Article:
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However, Jordan said he remains committed to the Bobcats and said he’s tried to be transparent with the fans about the direction of the team.

This past offseason he used the amnesty clause on forward Tyrus Thomas, a move that took his hefty contract off the books.

Jordan still has to pay Thomas $18 million, but the move freed up that money under the salary cap as part of a one-time policy under the new collective bargaining agreement. The Bobcats used that money to sign Jefferson to three-year $41 million contact and to re-sign guard Gerald Henderson for $18 million over three seasons.

“I mean, that was a statement,” Jordan said of his commitment to the Bobcats. “I still have to pay more than $17 million, but it was a move that we needed to make to build and go get a guy like Big Al.”

Jordan also feels like he finally has the right man in charge in new coach Steve Clifford, a long-time NBA assistant who took over for Mike Dunlap, who was fired after one season.

“We’re focused on what we’re trying to do,” Jordan said. “I think the direction we’re moving is positive. … It is baby steps. Every now and again you have a hiccup. But I must admit that we’re headed in the right direction and I’m very happy with that.”

The Bobcats, however, along with other small market NBA teams, are at a disadvantage with potential free agents like LeBron James, Carmelo Anthony and Chris Bosh _ who all could be a part of the 2014 class.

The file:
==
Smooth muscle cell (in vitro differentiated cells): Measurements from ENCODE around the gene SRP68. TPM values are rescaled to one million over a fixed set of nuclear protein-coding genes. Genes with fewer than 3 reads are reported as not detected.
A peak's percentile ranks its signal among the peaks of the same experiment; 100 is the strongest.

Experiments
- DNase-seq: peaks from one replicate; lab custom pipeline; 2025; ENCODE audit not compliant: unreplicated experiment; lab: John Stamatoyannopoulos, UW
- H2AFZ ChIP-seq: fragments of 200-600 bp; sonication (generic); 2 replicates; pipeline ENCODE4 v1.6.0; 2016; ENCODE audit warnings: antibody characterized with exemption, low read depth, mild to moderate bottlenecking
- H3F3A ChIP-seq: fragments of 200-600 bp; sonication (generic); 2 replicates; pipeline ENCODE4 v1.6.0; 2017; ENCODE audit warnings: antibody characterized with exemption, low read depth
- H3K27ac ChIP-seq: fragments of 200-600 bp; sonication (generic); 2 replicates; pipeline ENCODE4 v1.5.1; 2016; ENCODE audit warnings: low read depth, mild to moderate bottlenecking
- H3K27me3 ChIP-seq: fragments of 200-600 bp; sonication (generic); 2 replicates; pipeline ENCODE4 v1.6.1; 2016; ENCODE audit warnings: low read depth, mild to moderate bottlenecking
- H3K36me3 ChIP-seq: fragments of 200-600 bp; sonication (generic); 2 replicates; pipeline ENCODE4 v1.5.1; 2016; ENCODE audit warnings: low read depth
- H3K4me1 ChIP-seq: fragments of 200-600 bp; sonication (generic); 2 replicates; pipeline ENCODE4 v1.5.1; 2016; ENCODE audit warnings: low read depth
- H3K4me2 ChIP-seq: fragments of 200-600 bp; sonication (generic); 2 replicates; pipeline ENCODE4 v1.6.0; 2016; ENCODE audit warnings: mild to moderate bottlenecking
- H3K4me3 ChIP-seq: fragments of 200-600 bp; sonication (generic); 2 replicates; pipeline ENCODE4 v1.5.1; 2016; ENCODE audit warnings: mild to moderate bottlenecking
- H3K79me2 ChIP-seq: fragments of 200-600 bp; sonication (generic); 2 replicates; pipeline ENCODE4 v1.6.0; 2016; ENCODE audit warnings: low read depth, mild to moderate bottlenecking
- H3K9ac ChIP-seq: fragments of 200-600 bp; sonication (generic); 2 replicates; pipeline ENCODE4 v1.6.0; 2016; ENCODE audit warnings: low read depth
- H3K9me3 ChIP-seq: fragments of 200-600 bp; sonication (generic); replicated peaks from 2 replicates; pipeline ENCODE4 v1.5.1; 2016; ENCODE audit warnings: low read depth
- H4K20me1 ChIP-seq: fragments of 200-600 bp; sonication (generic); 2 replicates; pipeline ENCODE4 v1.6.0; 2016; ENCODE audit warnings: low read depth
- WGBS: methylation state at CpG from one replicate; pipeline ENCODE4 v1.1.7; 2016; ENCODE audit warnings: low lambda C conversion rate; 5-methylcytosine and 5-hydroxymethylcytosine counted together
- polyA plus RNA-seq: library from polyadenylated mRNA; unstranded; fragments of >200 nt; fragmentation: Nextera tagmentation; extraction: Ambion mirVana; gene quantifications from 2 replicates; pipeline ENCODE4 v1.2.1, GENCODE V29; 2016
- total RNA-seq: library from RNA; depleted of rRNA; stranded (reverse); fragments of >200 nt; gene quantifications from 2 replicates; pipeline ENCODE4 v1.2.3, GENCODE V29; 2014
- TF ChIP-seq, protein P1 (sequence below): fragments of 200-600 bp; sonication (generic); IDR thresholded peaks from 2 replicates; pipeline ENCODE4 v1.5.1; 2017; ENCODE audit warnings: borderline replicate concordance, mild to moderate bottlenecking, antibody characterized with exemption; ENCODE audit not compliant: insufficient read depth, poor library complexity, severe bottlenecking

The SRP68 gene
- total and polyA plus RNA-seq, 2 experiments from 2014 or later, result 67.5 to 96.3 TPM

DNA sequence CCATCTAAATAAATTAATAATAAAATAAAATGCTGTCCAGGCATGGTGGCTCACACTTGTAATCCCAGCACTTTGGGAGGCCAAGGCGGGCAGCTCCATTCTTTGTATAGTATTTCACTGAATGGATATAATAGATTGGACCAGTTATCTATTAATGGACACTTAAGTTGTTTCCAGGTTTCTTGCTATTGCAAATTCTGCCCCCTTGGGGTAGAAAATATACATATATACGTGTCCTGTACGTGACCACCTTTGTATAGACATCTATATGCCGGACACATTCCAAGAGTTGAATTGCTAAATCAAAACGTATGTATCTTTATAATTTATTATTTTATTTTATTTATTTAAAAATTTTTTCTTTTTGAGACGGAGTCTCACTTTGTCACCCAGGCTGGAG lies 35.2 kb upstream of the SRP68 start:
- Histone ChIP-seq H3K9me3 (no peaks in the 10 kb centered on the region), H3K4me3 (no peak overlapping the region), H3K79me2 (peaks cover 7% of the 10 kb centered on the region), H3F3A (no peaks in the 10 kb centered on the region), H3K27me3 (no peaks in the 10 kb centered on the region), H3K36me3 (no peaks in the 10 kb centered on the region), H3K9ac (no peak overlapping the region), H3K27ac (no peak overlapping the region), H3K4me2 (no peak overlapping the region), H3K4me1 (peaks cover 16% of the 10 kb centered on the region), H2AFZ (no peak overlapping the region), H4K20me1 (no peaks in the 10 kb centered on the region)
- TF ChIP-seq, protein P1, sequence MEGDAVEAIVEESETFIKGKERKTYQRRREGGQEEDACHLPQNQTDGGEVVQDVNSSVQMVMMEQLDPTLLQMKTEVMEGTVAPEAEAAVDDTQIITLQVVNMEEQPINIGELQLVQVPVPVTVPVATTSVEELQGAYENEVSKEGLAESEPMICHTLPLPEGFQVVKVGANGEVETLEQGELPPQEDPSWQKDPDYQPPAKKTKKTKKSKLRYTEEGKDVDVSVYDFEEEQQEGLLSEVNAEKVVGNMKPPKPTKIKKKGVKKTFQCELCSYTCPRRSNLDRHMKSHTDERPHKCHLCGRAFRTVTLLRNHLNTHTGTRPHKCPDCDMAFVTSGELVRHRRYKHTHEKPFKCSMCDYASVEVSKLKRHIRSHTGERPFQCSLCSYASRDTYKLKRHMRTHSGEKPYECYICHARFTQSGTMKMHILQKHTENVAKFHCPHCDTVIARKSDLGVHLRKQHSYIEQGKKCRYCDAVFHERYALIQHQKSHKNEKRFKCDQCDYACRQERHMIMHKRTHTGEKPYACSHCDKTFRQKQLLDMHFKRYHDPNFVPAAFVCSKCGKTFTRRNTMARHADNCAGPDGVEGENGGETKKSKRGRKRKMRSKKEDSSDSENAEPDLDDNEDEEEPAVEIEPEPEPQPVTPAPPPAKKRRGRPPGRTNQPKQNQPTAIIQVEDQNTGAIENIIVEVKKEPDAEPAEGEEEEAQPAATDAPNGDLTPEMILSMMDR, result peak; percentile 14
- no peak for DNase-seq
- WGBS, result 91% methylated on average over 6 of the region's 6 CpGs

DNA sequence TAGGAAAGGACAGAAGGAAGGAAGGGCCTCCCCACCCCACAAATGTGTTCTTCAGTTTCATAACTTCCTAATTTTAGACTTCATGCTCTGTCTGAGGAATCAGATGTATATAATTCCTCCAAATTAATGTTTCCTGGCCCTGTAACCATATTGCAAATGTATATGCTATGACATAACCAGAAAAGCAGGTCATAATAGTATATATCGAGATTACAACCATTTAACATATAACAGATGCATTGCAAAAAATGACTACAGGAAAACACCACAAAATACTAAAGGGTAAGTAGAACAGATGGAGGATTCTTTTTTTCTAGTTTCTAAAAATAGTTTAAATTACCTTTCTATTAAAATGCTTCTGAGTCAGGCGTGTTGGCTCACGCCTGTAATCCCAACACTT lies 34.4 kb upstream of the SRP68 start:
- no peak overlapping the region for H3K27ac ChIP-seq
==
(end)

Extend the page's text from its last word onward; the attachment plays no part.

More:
The stars want to go “where the lights are,” Jordan said.

He said last year he didn’t think the new CBA did enough to help level the playing field for small market teams in terms of helping them land _ or keep _ a high-profile difference maker in free agency.

A year later, after seeing the system at work, he has eased up on that stance.

“It’s better,” Jordan said. “We are still going through and seeing the full effects of it. From a business standpoint if you operate your team in the right way it gives you a chance to break even or be profitable. And it makes it more difficult for your talent to get up and go somewhere else.

“You can provide more advantages than other teams to keep your player. It’s a fair assessment that if you get your star you can get parity within the league. I think parity is starting to happen within the league.”

Jordan doesn’t feel players orchestrating deals that land a trio of stars in big markets to form a “big three” is necessarily good for the game.

“I’m not a big advocate for it,” Jordan said. “I came from an era where it didn’t happen. If that happened to evolve from the draft, then you seemed pretty smart.”

Now he’s trying to make that happen in Charlotte.